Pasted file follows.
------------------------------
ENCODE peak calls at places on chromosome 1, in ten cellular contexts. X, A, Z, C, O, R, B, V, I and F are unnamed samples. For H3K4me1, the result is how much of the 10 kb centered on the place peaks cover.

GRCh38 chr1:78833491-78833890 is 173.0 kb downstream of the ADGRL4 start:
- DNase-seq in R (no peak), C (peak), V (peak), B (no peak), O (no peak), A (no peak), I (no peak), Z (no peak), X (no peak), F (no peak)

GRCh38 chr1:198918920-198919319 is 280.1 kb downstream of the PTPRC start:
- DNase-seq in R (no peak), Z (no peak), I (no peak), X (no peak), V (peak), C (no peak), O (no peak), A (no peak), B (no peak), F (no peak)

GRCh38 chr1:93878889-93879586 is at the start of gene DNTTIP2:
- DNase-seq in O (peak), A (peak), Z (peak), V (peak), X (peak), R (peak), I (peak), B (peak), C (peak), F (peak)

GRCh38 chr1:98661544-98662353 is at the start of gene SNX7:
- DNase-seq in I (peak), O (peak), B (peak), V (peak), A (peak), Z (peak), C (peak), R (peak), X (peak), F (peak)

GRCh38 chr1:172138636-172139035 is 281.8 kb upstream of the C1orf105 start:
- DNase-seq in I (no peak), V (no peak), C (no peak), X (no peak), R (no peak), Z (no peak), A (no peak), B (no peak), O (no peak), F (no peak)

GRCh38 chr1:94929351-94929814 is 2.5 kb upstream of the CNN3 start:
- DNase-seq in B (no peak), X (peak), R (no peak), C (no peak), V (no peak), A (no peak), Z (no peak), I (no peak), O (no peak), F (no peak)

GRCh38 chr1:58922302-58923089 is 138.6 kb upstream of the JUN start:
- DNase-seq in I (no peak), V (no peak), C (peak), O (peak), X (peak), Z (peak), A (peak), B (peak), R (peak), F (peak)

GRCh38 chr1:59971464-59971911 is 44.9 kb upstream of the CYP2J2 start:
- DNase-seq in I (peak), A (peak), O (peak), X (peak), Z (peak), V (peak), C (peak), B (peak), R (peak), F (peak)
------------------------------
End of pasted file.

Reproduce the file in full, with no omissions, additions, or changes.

ENCODE peak calls at places on chromosome 1, in ten cellular contexts. X, A, Z, C, O, R, B, V, I and F are unnamed samples. For H3K4me1, the result is how much of the 10 kb centered on the place peaks cover.

GRCh38 chr1:78833491-78833890 is 173.0 kb downstream of the ADGRL4 start:
- DNase-seq in R (no peak), C (peak), V (peak), B (no peak), O (no peak), A (no peak), I (no peak), Z (no peak), X (no peak), F (no peak)

GRCh38 chr1:198918920-198919319 is 280.1 kb downstream of the PTPRC start:
- DNase-seq in R (no peak), Z (no peak), I (no peak), X (no peak), V (peak), C (no peak), O (no peak), A (no peak), B (no peak), F (no peak)

GRCh38 chr1:93878889-93879586 is at the start of gene DNTTIP2:
- DNase-seq in O (peak), A (peak), Z (peak), V (peak), X (peak), R (peak), I (peak), B (peak), C (peak), F (peak)

GRCh38 chr1:98661544-98662353 is at the start of gene SNX7:
- DNase-seq in I (peak), O (peak), B (peak), V (peak), A (peak), Z (peak), C (peak), R (peak), X (peak), F (peak)

GRCh38 chr1:172138636-172139035 is 281.8 kb upstream of the C1orf105 start:
- DNase-seq in I (no peak), V (no peak), C (no peak), X (no peak), R (no peak), Z (no peak), A (no peak), B (no peak), O (no peak), F (no peak)

GRCh38 chr1:94929351-94929814 is 2.5 kb upstream of the CNN3 start:
- DNase-seq in B (no peak), X (peak), R (no peak), C (no peak), V (no peak), A (no peak), Z (no peak), I (no peak), O (no peak), F (no peak)

GRCh38 chr1:58922302-58923089 is 138.6 kb upstream of the JUN start:
- DNase-seq in I (no peak), V (no peak), C (peak), O (peak), X (peak), Z (peak), A (peak), B (peak), R (peak), F (peak)

GRCh38 chr1:59971464-59971911 is 44.9 kb upstream of the CYP2J2 start:
- DNase-seq in I (peak), A (peak), O (peak), X (peak), Z (peak), V (peak), C (peak), B (peak), R (peak), F (peak)